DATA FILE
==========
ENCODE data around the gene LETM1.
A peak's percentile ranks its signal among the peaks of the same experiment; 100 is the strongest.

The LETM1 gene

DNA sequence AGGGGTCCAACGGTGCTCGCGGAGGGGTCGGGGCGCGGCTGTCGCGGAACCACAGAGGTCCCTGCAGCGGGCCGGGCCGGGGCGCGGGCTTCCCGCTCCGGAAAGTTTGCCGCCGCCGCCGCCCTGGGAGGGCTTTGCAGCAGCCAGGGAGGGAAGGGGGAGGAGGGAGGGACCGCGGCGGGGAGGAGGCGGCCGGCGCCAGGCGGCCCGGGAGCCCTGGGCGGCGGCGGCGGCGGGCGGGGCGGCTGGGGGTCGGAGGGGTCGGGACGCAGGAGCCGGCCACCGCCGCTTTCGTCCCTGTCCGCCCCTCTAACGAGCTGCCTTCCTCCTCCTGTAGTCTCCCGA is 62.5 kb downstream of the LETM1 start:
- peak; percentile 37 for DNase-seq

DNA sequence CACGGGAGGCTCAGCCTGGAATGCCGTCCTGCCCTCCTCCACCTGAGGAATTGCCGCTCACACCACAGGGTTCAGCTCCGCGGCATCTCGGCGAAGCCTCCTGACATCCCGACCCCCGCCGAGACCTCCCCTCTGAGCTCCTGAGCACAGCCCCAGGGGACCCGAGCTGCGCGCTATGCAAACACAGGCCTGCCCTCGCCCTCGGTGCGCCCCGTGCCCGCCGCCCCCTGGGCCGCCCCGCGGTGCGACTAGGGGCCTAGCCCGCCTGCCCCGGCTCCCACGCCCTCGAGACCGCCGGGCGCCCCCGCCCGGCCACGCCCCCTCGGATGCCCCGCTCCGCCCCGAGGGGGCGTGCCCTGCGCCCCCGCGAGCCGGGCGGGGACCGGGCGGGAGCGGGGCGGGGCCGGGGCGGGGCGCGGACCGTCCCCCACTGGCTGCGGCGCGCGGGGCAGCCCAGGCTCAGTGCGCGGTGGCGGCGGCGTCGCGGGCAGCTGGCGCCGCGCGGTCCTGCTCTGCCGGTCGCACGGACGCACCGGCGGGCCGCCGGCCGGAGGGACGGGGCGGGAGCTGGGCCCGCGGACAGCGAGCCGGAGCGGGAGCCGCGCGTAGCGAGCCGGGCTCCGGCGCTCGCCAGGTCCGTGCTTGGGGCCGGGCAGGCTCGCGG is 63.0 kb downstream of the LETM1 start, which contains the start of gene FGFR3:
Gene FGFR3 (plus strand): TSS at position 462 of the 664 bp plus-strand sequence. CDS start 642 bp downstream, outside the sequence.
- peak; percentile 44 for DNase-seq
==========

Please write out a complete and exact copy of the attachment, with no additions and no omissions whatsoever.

ENCODE data around the gene LETM1.
A peak's percentile ranks its signal among the peaks of the same experiment; 100 is the strongest.

The LETM1 gene

DNA sequence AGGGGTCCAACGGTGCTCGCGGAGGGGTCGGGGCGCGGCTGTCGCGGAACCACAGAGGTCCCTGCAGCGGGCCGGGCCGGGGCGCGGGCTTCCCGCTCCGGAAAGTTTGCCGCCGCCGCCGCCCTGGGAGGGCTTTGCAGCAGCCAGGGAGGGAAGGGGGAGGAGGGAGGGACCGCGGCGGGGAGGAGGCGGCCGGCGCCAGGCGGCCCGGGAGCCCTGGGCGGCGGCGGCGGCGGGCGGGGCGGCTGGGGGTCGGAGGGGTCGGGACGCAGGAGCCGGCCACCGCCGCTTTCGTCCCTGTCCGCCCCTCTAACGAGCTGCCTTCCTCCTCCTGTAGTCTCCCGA is 62.5 kb downstream of the LETM1 start:
- peak; percentile 37 for DNase-seq

DNA sequence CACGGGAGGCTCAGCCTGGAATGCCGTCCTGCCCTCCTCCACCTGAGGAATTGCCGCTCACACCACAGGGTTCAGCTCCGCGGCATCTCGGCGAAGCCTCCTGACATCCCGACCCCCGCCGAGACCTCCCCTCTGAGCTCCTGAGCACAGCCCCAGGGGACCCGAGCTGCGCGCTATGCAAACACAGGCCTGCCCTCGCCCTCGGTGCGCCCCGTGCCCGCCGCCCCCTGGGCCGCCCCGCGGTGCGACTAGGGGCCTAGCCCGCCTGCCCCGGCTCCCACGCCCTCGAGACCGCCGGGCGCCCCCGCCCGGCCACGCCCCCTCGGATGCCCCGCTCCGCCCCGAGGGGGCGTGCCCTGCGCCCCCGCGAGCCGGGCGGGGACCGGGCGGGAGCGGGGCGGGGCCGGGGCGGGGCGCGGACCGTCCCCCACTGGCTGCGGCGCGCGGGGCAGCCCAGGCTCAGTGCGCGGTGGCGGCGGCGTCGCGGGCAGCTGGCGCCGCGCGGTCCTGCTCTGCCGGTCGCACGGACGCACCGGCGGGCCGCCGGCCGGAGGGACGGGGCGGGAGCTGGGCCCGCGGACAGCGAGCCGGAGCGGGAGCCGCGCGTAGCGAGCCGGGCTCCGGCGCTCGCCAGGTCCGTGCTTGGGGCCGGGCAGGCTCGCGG is 63.0 kb downstream of the LETM1 start, which contains the start of gene FGFR3:
Gene FGFR3 (plus strand): TSS at position 462 of the 664 bp plus-strand sequence. CDS start 642 bp downstream, outside the sequence.
- peak; percentile 44 for DNase-seq